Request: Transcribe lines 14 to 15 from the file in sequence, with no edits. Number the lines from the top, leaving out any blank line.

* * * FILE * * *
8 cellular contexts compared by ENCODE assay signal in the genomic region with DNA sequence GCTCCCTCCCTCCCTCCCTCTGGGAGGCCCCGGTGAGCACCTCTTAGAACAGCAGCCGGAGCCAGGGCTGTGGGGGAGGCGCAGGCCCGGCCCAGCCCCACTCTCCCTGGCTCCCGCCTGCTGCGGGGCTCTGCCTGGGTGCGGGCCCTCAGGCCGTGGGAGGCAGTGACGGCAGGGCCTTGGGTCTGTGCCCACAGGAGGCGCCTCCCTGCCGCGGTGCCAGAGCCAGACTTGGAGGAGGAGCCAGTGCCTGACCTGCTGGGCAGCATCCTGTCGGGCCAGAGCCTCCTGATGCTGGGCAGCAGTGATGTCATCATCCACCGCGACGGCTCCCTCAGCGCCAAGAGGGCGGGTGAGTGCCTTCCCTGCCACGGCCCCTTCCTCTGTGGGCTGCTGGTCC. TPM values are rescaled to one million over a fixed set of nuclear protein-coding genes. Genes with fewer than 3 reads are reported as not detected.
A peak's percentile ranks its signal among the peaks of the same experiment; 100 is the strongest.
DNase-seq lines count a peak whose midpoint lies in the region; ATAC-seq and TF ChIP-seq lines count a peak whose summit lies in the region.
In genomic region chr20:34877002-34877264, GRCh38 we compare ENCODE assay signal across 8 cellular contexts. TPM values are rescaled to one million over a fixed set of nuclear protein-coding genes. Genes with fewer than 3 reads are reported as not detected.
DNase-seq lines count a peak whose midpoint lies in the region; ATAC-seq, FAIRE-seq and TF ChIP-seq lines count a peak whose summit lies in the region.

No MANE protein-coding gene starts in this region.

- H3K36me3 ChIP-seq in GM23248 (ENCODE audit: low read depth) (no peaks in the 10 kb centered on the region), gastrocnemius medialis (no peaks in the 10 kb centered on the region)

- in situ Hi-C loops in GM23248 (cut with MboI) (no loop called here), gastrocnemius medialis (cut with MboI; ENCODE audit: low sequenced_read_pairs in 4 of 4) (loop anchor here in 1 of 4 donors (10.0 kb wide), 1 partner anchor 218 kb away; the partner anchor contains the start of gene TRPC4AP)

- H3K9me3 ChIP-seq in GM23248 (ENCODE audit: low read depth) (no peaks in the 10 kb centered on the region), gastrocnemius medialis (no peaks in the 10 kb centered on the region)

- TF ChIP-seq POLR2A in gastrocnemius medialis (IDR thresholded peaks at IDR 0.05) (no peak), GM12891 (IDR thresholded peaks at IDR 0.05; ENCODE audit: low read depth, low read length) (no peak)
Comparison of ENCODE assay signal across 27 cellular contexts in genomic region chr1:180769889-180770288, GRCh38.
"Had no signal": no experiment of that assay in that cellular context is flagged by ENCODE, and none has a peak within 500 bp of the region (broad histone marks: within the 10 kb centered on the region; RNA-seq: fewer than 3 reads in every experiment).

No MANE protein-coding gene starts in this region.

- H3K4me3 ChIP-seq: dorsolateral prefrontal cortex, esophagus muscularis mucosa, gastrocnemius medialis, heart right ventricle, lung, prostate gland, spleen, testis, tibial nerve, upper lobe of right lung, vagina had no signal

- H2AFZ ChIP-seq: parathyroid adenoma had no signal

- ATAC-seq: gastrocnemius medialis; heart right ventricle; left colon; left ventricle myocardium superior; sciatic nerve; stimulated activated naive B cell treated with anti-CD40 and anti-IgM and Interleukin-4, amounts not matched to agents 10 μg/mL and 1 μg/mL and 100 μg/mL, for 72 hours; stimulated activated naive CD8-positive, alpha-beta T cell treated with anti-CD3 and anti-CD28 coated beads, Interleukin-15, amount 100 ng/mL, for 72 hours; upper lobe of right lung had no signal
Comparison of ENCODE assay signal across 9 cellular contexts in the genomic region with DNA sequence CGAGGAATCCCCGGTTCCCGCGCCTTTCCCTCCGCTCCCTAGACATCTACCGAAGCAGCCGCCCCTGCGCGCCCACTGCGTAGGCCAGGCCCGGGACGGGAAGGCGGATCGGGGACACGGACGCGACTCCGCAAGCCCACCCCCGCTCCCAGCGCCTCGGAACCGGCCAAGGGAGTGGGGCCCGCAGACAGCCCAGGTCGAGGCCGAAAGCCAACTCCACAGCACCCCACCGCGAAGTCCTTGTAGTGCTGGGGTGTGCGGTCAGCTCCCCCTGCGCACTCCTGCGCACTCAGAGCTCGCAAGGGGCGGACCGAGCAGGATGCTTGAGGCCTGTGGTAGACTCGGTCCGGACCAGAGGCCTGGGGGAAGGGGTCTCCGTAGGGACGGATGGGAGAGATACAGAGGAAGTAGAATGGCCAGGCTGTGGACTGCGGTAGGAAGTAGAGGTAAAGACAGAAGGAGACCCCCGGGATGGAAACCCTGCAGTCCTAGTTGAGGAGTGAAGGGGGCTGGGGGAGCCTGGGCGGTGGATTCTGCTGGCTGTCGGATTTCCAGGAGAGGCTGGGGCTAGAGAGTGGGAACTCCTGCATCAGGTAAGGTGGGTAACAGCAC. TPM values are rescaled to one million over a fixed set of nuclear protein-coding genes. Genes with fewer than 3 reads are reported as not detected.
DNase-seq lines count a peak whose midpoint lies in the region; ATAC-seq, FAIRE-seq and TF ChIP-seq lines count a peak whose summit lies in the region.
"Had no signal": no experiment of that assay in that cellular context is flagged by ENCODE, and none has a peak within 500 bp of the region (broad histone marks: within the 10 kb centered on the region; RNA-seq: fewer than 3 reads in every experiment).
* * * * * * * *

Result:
- H3K4me3 ChIP-seq: dorsolateral prefrontal cortex, esophagus muscularis mucosa, gastrocnemius medialis, heart right ventricle, lung, prostate gland, spleen, testis, tibial nerve, upper lobe of right lung, vagina had no signal

- H2AFZ ChIP-seq: parathyroid adenoma had no signal